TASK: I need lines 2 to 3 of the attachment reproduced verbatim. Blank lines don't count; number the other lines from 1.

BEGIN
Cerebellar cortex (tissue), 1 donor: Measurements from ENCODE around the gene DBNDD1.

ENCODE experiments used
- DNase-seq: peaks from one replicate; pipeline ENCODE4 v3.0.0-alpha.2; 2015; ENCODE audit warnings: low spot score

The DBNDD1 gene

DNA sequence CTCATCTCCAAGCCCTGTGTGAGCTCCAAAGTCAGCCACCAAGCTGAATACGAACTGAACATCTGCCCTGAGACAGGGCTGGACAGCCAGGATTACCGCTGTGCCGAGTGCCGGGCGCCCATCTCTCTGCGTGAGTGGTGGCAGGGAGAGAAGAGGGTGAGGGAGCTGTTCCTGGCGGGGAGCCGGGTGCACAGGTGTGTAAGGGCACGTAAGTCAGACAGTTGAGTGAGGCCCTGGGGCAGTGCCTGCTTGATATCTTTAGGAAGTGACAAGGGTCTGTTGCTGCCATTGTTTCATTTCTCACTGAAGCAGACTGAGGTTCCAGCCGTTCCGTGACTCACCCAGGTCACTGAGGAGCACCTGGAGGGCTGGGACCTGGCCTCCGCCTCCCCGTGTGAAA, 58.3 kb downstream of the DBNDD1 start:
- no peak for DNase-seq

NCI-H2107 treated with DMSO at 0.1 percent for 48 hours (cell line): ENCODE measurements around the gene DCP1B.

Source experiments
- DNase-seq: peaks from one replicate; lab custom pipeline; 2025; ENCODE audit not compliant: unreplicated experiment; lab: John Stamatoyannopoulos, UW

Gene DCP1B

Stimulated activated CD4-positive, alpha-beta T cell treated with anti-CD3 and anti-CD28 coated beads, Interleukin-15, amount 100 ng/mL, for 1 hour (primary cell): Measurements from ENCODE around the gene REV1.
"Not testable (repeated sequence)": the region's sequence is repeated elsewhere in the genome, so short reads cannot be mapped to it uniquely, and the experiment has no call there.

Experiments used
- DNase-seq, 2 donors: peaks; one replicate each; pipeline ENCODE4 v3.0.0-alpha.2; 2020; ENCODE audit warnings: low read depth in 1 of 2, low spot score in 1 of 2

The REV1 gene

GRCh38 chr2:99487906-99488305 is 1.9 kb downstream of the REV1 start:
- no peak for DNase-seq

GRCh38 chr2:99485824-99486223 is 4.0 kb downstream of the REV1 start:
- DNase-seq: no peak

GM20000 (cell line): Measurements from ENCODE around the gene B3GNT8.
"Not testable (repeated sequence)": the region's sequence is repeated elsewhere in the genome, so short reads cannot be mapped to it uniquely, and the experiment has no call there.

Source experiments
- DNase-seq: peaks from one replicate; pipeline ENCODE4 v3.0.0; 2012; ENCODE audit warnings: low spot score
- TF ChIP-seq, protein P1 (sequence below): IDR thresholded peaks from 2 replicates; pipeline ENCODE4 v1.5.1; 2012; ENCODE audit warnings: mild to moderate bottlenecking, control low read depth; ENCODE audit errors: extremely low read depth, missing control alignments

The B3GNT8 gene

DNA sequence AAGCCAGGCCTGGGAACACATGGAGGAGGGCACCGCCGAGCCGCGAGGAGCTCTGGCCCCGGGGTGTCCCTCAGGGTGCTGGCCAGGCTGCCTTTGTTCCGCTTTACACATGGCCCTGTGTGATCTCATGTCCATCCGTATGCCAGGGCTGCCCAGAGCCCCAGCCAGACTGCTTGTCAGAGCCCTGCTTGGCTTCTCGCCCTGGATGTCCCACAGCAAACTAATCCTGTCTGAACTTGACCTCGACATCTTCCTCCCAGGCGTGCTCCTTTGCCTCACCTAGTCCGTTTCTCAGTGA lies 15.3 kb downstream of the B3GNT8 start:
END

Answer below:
ENCODE experiments used
- DNase-seq: peaks from one replicate; pipeline ENCODE4 v3.0.0-alpha.2; 2015; ENCODE audit warnings: low spot score